LAPA Internalised As Conceived In 2011

LAPA Internalised As Conceived In 2011

June 12, 2024, 4:45 p.m. Published in Magazine Issue: VOL. 17, No. 22, June.28,2024 (Ashar-14. 2081) Publisher and Editor: Keshab Prasad Poudel Online Register Number: DOI 584/074-75

Essence of the National Framework on Local Adaptation Plan for Action (LAPA) - an operational instrument to localise climate change adaptation - has been internalised in the local planning process through local policies and programmes in programme areas of the Nepal Climate Change Support Programme (NCCSP) in the Karnali Province. Inaugurating the NCCSP2: Learning Reflection Workshop with Local Government (Palikas), held at Surkhet on 7-8 June 2024, Hon'ble Durg Bahadur Rawat, Minister for Industry, Tourism, Forests and Environment appreciated NCCSP (phase 1 & 2) efforts in preparing and implementing LAPAs to address the needs of the climate vulnerable poor people in several municipalities of the KarnaliProvince. Stating satisfaction on the outcomes of NCCSP2, Hon. Minister expressed his confidence and ownership over the LAPA process and his strong willingness to support in scaling-uppeople-centric adaptation interventions through LAPAs in theProvince and urged for expanding its coverage in other climate vulnerable Palikas and communities.

The Government of Nepal has implemented NCCSP2 in 42 Palikasof Karnali, Sudur Paschim and Lumbini Provinces (34 Palikas in Karnali Province) through 'on-budget, on-treasury approach' during 2019-2023with support from the UK Government and technical assistance of Mott MacDonald. Its first phase (2013-2017) was also funded by the UK Government and the European Union,and was implemented with technical support from UNDP. NCCSP2 supported to preparing long-term climate-resilient development plans, improving and making climate finance transparent in Palikas', and supporting the livelihoods of the climate vulnerable communities through adaptation services.

NCCSP2: Learning Reflection Workshop was attended by Mayors, Deputy Mayors, Chairs and Vice-Chairs of Palikas of the Karnali and Lumbini Provinces along with government officials and NCCSP staffs. NCCSP2 supported to formulate and implement 36 LAPAs, prepared 28 disaster maps, and 24 climate profiles taking note of 24 climate stations in the NCCSP areas. This Programme has also supported to develop, implement and monitor climate resilient plans and projects as per the local planning processes. NCCSP provided direct benefits to over 5 Laks climate vulnerable people, with over 50% women. This Programme has promoted joint-investment and contributed to internalising adaptation into local policies, plans, programmes and projects (4Ps). In theworkshop, policy, programme and legal initiatives of the provincial ministry on forests and environment, and stakeholder's roles and responsibilities on climate services were shared by the concerned senior government officers along with the progresses ofNCCSP's 4 clusters - Humla, Jumla, Bheriganga and Rukum.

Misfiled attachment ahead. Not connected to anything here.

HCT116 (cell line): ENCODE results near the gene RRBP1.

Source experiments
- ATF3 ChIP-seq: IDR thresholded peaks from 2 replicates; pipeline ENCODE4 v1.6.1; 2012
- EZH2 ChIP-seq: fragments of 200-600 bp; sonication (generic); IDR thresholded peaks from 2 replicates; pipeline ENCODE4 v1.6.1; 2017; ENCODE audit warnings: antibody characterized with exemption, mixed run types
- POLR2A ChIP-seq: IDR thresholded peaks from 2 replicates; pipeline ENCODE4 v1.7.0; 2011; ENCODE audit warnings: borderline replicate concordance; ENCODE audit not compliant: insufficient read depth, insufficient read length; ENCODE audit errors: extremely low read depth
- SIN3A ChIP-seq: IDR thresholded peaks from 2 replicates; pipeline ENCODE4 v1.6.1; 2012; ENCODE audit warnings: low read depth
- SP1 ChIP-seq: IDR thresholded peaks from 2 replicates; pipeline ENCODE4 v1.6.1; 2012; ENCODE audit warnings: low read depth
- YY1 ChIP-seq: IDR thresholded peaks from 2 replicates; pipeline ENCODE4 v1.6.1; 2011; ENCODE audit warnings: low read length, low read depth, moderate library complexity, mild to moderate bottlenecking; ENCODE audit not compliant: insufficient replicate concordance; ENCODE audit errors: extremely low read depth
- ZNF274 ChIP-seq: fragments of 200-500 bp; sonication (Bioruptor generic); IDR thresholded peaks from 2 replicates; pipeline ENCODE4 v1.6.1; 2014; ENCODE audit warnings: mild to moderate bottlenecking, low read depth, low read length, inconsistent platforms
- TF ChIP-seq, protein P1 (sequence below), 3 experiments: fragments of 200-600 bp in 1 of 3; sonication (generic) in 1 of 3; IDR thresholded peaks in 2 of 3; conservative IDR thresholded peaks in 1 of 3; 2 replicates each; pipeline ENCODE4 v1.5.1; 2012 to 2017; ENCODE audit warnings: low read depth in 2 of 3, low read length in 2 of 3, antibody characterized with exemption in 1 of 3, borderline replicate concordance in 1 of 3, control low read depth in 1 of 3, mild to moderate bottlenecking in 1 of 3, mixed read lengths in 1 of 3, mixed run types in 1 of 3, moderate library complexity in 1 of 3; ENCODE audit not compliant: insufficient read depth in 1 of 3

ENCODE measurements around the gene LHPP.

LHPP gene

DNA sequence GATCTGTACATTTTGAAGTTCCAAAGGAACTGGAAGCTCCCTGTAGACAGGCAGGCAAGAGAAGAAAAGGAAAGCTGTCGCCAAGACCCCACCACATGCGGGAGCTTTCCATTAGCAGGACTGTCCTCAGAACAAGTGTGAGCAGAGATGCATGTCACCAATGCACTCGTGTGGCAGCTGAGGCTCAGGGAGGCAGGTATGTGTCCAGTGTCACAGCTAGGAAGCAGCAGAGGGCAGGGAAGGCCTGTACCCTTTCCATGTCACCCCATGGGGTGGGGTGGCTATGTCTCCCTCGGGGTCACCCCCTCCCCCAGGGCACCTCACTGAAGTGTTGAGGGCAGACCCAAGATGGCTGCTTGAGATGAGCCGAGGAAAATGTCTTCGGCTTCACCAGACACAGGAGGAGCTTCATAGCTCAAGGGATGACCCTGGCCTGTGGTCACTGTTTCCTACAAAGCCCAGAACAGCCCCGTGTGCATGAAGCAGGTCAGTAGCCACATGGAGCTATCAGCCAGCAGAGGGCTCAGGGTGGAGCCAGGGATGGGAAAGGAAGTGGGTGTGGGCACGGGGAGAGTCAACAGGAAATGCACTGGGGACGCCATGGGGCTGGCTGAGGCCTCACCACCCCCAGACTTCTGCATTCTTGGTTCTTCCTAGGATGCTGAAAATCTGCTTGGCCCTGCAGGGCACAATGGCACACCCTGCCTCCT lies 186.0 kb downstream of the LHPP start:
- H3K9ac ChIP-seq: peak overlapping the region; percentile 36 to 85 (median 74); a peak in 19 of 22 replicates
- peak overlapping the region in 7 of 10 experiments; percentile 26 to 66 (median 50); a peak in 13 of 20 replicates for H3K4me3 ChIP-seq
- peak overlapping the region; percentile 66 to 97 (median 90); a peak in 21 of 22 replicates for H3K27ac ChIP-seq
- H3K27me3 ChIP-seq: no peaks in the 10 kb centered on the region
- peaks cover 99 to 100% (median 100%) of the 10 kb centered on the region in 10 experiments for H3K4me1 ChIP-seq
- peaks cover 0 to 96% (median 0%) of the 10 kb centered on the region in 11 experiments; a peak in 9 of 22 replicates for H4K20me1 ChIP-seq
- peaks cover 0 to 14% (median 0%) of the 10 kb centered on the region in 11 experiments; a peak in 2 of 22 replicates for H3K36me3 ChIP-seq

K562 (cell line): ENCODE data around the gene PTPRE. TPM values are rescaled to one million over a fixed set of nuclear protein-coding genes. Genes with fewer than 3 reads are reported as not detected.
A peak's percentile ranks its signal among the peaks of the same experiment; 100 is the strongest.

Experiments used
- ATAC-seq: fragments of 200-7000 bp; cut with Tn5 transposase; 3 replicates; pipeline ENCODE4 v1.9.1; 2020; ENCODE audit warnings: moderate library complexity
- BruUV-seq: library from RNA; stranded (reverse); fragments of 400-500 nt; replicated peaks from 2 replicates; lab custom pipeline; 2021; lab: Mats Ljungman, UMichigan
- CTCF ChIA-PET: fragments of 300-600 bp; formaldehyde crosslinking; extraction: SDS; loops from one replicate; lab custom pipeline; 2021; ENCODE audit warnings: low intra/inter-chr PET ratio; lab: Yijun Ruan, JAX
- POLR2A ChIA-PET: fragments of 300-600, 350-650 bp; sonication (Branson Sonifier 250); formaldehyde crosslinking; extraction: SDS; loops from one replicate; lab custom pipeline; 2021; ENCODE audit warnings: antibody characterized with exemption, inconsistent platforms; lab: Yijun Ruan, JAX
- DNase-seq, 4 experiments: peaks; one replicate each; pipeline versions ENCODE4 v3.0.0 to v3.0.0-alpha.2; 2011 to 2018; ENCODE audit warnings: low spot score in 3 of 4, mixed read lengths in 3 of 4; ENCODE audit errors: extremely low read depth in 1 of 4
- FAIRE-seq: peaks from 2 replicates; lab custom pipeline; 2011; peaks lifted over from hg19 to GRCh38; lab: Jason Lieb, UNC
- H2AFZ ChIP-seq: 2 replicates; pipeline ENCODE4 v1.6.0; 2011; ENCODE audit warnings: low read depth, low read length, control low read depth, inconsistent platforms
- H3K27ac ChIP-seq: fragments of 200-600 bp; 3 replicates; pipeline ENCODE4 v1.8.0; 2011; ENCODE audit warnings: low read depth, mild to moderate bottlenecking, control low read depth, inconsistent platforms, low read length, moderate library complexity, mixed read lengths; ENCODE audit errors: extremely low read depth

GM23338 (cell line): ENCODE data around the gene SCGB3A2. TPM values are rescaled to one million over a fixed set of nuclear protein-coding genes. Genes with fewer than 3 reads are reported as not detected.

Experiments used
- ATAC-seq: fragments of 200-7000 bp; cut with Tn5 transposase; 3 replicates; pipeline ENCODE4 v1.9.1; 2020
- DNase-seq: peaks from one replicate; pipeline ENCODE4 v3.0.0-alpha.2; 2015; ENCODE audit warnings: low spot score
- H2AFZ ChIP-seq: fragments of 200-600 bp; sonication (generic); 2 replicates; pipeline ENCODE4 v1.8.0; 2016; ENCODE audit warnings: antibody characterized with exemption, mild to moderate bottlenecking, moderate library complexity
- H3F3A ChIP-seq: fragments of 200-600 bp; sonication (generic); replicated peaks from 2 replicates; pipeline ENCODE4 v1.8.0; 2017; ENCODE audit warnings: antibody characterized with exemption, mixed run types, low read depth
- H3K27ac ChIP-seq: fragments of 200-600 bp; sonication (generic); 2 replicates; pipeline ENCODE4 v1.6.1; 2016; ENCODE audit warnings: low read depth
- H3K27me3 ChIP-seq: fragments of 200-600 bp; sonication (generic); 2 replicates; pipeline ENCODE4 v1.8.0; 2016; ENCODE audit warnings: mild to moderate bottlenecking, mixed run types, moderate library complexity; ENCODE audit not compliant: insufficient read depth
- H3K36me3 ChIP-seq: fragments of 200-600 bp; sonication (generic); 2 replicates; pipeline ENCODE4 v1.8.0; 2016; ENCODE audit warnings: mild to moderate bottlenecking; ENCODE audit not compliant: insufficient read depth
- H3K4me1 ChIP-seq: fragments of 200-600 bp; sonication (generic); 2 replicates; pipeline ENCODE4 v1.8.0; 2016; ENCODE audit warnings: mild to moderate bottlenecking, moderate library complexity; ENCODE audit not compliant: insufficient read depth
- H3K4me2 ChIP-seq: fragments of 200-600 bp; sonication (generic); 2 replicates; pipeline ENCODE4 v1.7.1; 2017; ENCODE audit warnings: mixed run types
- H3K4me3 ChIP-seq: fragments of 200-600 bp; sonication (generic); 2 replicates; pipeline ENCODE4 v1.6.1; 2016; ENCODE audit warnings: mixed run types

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Leaders of the Local Governments appreciated the support in internalising climate adaptation into local plans and projects and regretted the federal government in delaying the process and finally showing inability to channel additional grant support from the UK Government for adaptation interventions in the NCCSP areas. With the hope of additional funding, several Palikas prioritised adaptation interventions, conducted surveys, prepared detail plans, and even contracted for implementation in Palikas. Local executives face difficultiesin managing contracts due to lack of additional funds.

Works of NCCSP - the flagship adaptation programme of Nepal - was recognised under the Nairobi Work Programme (5 programmes selected out of 170 submissions) at Paris, France in 2015 during the adoption of the Paris Agreement on climate change. Its work was recorded as 'people's champion' and 'honourable mentions' on the global photo competition, organised by the Adaptation Fund Board in 2016.

In remote and climate vulnerable Karnali Province, NCCSP has been instrumental in localising adaptation options, mainstreaming climate change into local policies and plans, creating awareness, improving livelihoods through income-generating adaptation interventions, protecting water, land, forests and property from climate-induced disasters, and institutionalising a process of identifying, prioritising and implementing most urgent adaptation options. Local governmentsurged for additional support for the preparation and implementation of 'LAPAs, LAPAs, and LAPAs'.